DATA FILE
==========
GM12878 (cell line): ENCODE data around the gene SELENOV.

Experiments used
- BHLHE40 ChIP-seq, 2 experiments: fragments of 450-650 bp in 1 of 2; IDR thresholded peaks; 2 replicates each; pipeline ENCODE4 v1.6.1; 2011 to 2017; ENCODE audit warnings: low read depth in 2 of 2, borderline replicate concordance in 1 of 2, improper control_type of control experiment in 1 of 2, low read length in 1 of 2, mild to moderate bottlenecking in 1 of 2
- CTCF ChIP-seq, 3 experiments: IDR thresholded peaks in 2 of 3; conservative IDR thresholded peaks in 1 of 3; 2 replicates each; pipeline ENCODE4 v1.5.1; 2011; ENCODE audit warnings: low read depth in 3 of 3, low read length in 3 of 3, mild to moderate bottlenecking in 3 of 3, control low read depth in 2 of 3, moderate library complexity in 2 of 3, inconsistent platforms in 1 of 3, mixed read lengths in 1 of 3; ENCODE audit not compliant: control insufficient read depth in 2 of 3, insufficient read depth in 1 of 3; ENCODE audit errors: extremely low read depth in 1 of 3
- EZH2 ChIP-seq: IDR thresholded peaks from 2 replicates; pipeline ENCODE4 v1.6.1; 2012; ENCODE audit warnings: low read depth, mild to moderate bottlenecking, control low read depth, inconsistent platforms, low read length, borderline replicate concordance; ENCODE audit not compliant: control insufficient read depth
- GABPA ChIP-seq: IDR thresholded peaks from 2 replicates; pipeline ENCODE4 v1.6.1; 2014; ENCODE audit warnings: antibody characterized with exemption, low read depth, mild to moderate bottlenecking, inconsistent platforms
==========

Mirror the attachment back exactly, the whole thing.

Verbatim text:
GM12878 (cell line): ENCODE data around the gene SELENOV.

Experiments used
- BHLHE40 ChIP-seq, 2 experiments: fragments of 450-650 bp in 1 of 2; IDR thresholded peaks; 2 replicates each; pipeline ENCODE4 v1.6.1; 2011 to 2017; ENCODE audit warnings: low read depth in 2 of 2, borderline replicate concordance in 1 of 2, improper control_type of control experiment in 1 of 2, low read length in 1 of 2, mild to moderate bottlenecking in 1 of 2
- CTCF ChIP-seq, 3 experiments: IDR thresholded peaks in 2 of 3; conservative IDR thresholded peaks in 1 of 3; 2 replicates each; pipeline ENCODE4 v1.5.1; 2011; ENCODE audit warnings: low read depth in 3 of 3, low read length in 3 of 3, mild to moderate bottlenecking in 3 of 3, control low read depth in 2 of 3, moderate library complexity in 2 of 3, inconsistent platforms in 1 of 3, mixed read lengths in 1 of 3; ENCODE audit not compliant: control insufficient read depth in 2 of 3, insufficient read depth in 1 of 3; ENCODE audit errors: extremely low read depth in 1 of 3
- EZH2 ChIP-seq: IDR thresholded peaks from 2 replicates; pipeline ENCODE4 v1.6.1; 2012; ENCODE audit warnings: low read depth, mild to moderate bottlenecking, control low read depth, inconsistent platforms, low read length, borderline replicate concordance; ENCODE audit not compliant: control insufficient read depth
- GABPA ChIP-seq: IDR thresholded peaks from 2 replicates; pipeline ENCODE4 v1.6.1; 2014; ENCODE audit warnings: antibody characterized with exemption, low read depth, mild to moderate bottlenecking, inconsistent platforms